28. U.S. Office of Policy Development and Research, “Displacement of Lower-Income Families in Urban Areas Report”; Sam Khater and others, “The Major Challenge of Inadequate U.S. Housing Supply” (McLean, VA: Freddie Mac, 2018), available at
  29. Jackelyn Hwang and Robert J. Sampson, “Divergent Pathways of Gentrification: Racial Inequality and the Social Order of Renewal in Chicago Neighborhoods,” American Sociological Review (79) (2014): 726–751, available at; William H. Frey, “Melting Pot Cities and Suburbs: Racial and Ethnic Change in Metro America in the 2000s” (Washington: Brookings Institution, 2011), available at
  30. David Rusk, “Goodbye to Chocolate City,” D.C. Policy Center, July 20, 2017, available at
  31. Ibid.
  32. Richardson, Mitchell, and Franco, “Shifting Neighborhoods.”
  33. Henry J. Kaiser Family Foundation, “Poverty Rate by Race/Ethnicity.”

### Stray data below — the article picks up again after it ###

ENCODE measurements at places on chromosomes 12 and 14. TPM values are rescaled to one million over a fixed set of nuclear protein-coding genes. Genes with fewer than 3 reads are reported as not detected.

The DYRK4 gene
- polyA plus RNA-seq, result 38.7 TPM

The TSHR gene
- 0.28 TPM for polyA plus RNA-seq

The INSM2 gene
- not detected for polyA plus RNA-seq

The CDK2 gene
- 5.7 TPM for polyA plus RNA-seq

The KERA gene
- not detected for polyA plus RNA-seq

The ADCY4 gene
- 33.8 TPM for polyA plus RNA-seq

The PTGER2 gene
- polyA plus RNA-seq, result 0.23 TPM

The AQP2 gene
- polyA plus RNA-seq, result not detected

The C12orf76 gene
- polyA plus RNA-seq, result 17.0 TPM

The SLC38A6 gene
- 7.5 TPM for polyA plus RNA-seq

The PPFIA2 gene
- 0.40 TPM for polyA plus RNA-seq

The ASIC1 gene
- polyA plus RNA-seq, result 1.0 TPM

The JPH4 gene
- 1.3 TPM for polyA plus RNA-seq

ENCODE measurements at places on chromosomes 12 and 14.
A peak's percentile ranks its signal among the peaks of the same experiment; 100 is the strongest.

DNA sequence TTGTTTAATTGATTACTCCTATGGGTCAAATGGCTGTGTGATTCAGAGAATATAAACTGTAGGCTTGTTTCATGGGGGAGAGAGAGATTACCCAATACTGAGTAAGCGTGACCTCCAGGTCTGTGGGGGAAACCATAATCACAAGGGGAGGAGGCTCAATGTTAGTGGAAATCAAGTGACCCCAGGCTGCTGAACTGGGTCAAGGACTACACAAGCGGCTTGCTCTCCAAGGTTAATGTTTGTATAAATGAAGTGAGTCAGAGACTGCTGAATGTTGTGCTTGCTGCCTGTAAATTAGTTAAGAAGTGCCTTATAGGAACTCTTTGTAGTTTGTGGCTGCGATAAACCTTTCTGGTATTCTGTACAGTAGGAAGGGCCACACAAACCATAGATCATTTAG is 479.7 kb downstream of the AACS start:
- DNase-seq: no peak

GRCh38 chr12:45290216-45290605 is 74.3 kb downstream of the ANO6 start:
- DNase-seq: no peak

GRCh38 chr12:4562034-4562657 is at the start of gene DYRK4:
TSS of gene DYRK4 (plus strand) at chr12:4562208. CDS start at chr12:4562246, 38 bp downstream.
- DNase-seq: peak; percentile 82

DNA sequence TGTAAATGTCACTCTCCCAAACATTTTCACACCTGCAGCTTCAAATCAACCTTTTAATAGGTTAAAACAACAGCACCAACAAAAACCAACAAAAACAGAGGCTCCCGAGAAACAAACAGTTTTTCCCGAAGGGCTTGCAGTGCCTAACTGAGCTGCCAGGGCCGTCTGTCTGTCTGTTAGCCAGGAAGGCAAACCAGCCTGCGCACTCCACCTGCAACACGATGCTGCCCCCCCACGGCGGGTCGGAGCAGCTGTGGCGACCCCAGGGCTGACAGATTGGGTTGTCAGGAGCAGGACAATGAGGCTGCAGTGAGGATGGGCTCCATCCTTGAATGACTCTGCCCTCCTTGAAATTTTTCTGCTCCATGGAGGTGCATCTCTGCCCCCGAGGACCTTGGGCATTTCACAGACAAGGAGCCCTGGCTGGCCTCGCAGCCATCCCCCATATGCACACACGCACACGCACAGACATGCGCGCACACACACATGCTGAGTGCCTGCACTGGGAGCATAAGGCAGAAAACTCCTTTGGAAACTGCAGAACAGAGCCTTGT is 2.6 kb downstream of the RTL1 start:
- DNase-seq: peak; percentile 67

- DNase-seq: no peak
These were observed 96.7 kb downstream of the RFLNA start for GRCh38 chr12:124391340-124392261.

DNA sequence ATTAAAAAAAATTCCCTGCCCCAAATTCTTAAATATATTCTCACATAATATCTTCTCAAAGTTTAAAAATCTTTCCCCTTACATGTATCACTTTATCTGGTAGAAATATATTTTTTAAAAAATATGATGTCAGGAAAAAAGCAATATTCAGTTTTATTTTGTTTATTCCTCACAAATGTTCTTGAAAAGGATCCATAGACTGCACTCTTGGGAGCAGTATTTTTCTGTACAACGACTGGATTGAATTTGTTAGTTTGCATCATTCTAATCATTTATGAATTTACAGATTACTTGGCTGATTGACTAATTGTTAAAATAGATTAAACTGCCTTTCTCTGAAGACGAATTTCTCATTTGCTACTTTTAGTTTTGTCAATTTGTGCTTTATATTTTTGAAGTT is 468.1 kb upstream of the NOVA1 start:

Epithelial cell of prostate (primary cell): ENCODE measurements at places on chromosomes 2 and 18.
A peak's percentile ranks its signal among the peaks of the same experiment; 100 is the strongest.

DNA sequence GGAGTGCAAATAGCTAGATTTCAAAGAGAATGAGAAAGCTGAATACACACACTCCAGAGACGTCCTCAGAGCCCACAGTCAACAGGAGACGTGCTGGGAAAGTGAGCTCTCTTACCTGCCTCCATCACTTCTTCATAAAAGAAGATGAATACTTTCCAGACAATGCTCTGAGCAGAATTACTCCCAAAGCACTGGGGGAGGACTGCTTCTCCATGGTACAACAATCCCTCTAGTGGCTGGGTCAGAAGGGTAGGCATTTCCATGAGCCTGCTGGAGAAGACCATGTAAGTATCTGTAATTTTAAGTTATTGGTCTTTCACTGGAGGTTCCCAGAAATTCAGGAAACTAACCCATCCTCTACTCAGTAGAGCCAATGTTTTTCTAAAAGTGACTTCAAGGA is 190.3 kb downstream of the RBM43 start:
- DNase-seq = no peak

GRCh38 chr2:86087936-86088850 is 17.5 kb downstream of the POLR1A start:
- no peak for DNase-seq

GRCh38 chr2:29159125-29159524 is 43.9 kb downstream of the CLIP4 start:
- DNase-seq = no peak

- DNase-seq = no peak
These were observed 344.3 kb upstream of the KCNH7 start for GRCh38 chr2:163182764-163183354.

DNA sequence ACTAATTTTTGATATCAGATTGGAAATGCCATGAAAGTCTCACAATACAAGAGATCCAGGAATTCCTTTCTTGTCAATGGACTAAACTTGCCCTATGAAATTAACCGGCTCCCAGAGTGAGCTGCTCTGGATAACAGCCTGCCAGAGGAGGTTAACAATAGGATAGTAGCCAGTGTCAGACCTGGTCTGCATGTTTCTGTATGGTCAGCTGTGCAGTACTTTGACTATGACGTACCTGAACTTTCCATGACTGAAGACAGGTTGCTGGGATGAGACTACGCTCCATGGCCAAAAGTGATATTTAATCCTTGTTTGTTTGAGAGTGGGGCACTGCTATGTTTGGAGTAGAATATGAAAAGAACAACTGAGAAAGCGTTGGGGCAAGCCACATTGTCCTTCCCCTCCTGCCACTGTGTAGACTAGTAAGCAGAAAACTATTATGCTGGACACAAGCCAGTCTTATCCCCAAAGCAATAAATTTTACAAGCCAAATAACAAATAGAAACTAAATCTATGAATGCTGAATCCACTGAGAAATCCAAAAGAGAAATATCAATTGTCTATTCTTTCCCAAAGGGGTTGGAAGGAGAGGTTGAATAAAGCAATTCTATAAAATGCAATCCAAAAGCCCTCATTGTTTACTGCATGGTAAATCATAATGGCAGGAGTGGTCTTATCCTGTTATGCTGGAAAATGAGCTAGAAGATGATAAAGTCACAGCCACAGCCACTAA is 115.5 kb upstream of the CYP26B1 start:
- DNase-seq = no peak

34. Ibid.
  35. U.S. Department of Housing and Urban Development, “Homeownership: The American Dream,” available at (last accessed July 2019).
  36. Bruce Mitchell and Juan Franco, “HOLC ‘redlining’ maps: The persistent structure of segregation and economic inequality” (Washington: National Community Reinvestment Coalition, 2018), available at
  37. Michela Zonta, “Racial Disparities in Home Appreciation: Implications of the Racially Segmented Housing Market for African Americans’ Equity Building and the Enforcement of Fair Housing Policies” (Washington: Center for American Progress, 2019), available at
  38. Home Owners’ Loan Act of 1933, Public Law 43, 73rd Cong., 1st sess. (June 13, 1933), available at; National Housing Act of 1934, Public Law 479, 73rd Cong., 2nd sess. (June 27, 1934), available at